1940s Gretsch Mahogany Soprano Ukulele

Gretsch soprano ukes are great little objects but they sure are curious. While the intent is clearly to clone a Martin Style 0, the truth of the matter is that they're really quite a different instrument. Their tops are a lot thinner (almost paper thin), they have no kerfing at the corners inside, the bracing is simplified, and if you look at them closely you notice that they're almost never built square. On this uke, the string path down the neck is to the bass side of the soundhole and the bridge was originally (and still is) glued a little closer to the bass side of the lower bout. In addition the body shape itself is slightly out-of-symmetry.

These are all things you'd expect on a 1910s or 1920s Hawaiian-made koa uke (those old "peanut" ukes are never built "square" and can be Dali-esque in some ways), but it's kinda refreshing in a hilarious way to see it on a mainland-made production uke that barely changed from the late 1930s through the 1960s. This one dates from probably the mid to late '40s but most likely isn't as late as the '50s -- the decade you see most Gretsch ukes from. After work, just like all the other Gretsch ukes, it turns into a formidable little fella with a sweet, decently-loud, clean tone. It also plays perfect and the mahogany looks great, too.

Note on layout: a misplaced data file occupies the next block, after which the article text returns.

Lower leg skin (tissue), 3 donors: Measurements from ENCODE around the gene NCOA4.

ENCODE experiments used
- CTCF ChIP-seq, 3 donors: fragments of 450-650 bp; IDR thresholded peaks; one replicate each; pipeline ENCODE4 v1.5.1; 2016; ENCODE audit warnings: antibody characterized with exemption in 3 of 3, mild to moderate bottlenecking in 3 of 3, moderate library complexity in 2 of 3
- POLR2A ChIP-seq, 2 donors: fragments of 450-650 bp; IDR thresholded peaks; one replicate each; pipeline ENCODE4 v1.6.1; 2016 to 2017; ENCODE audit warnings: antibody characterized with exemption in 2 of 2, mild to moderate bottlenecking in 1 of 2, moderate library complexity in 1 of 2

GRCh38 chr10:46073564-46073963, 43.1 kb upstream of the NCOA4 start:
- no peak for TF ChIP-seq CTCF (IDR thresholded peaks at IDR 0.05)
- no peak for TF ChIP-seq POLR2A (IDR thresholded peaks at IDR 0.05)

Work included cleating and regluing hairline cracks on the top and back (one to the bass side of the bridge and one at the treble side of the back -- both half the length of the top), a fret level/dress, two brace reglues, a bridge reglue, side dots install, and a good setup. It's strung with Martin fluorocarbon strings.

Sepcs are: 13 5/8" scale length, 1 11/32" nut width, 1 3/32" string spacing at the nut, 1 1/2" spacing at the bridge, 6 1/8" lower bout, and 4 7/8" upper bout. The neck has a slim, D-shaped profile -- it feels like many fancier modern ukes in its quick shape. The top, back, sides, and neck are all solid mahogany and the fretboard is ebonized maple with larger (for a uke) nickel-silver frets. It's all-original, too, and the friction pegs work just fine. Action is spot-on 1/16" at the 12th fret and the neck is straight.

I added finish washers below the knobs of the tuners for even smoother operation and less wear and tear to the headstock.